New research based on an expedition to the icy waters off Greenland reveals soaring levels of antifreeze proteins in a species of tiny snailfish, underlying the importance of this unique adaptation to life in sub-zero temperatures. The study, led by scientists at the American Museum of Natural History and the City University of New York (CUNY), and published today in the journal Evolutionary Bioinformatics, also warns that warming oceanic temperatures in the Arctic could pose a threat to these highly specialized fishes.
“Similar to how antifreeze in your car keeps the water in your radiator from freezing in cold temperatures, some animals have evolved amazing machinery that prevent them from freezing, such as antifreeze proteins, which prevent ice crystals from forming,” said David Gruber, a research associate at the Museum and a distinguished biology professor at CUNY’s Baruch College. “We already knew that this tiny snailfish, which lives in extremely cold waters, produced antifreeze proteins, but we didn’t realize just how chock-full of those proteins it is — and the amount of effort it was putting into making these proteins.”
The icy waters of polar oceans are an extreme environment for marine life, limiting inhabitants to those with mechanisms to cope with freezing temperatures. Unlike some species of reptiles and insects, fishes cannot survive even partial freezing of their body fluids, so they depend on antifreeze proteins, made primarily in the liver, to prevent the formation of large ice grains inside their cells and body fluids. The ability of fishes to make these specialized proteins was discovered nearly 50 years ago, and scientists have since determined that antifreeze proteins are made from five different gene families.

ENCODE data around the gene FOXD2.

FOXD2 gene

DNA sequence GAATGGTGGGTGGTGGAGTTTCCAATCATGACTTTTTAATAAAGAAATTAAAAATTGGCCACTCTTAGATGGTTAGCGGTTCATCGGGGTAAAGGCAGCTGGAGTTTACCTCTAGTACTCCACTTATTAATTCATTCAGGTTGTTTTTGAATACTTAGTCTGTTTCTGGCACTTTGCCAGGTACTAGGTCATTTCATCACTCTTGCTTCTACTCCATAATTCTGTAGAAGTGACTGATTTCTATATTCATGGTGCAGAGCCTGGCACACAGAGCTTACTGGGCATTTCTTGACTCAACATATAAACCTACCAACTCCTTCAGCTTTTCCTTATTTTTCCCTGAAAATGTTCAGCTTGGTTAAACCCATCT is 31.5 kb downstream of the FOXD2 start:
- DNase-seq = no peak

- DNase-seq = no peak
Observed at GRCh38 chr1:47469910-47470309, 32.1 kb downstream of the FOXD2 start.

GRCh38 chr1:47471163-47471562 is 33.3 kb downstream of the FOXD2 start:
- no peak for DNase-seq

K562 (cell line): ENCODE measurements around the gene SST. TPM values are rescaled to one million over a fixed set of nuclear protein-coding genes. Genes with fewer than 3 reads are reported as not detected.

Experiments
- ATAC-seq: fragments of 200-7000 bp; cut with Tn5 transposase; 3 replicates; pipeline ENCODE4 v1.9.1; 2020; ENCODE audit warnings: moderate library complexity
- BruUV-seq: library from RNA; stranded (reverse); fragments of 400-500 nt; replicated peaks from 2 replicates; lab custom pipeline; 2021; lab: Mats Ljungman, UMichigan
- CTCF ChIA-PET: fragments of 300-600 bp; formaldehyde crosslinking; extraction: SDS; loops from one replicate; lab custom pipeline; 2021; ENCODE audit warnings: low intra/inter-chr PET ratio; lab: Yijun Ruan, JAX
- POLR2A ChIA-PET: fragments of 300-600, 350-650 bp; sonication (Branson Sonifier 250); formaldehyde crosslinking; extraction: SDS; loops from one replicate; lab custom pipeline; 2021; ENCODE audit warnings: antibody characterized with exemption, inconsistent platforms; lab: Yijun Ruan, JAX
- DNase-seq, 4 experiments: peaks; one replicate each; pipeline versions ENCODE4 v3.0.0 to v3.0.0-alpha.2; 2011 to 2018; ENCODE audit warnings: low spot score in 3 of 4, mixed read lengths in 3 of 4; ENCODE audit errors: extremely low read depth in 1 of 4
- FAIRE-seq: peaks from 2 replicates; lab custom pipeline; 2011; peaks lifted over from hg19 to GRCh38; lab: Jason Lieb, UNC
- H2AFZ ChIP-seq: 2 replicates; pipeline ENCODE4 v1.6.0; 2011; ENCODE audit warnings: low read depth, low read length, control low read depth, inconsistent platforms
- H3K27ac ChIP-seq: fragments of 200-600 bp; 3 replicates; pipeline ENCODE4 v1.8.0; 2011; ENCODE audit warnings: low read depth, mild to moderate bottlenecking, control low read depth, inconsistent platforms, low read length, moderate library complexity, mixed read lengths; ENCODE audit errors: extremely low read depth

Gruber and co-author John Sparks, a curator in the Museum’s Department of Ichthyology, decided to investigate the antifreeze proteins of the juvenile variegated snailfish, Liparis gibbus, after encountering a separate exceptional ability of the tiny fish — biofluorescence. In 2019, as part of a Constantine. S. Niarchos Expedition, Sparks and Gruber were exploring the iceberg habitats off the coast of Eastern Greenland when they found a juvenile variegated snailfish glowing in green and red. Biofluorescence, the ability to convert blue light into green, red, or yellow light, is rare among Arctic fishes — where there are prolonged periods of darkness — and the snailfish remains the only polar fish reported to biofluoresce.
Upon further investigation of the biofluorescent properties of snailfish, the researchers found two different types of gene families encoding for antifreeze proteins. The snailfish genes have the highest expression levels of antifreeze proteins ever observed, highlighting their importance to these animals’ survival and sending up a red flag about how they might fare in warming environmental conditions.
“Since the mid-20th century, temperatures have increased twice as fast in the Arctic as in mid-latitudes and some studies predict that if Arctic sea ice decline continues at this current rate, in the summer the Arctic Ocean will be mostly ice-free within the next three decades,” Sparks said. “Arctic seas do not support a high diversity of fish species, and our study hypothesizes that with increasingly warming oceanic temperatures, ice-dwelling specialists such as this snailfish may encounter increased competition by more temperate species that were previously unable to survive at these higher northern latitudes.”
Other authors on this study include John Burns, American Museum of Natural History and the Bigelow Laboratory for Ocean Sciences; Jean Gaffney, CUNY; and Mercer Brugler, American Museum of Natural History and the University of South Carolina Beaufort.
This research was generously supported by the Stavros Niarchos Foundation through an AMNH Constantine S. Niarchos Expedition grant.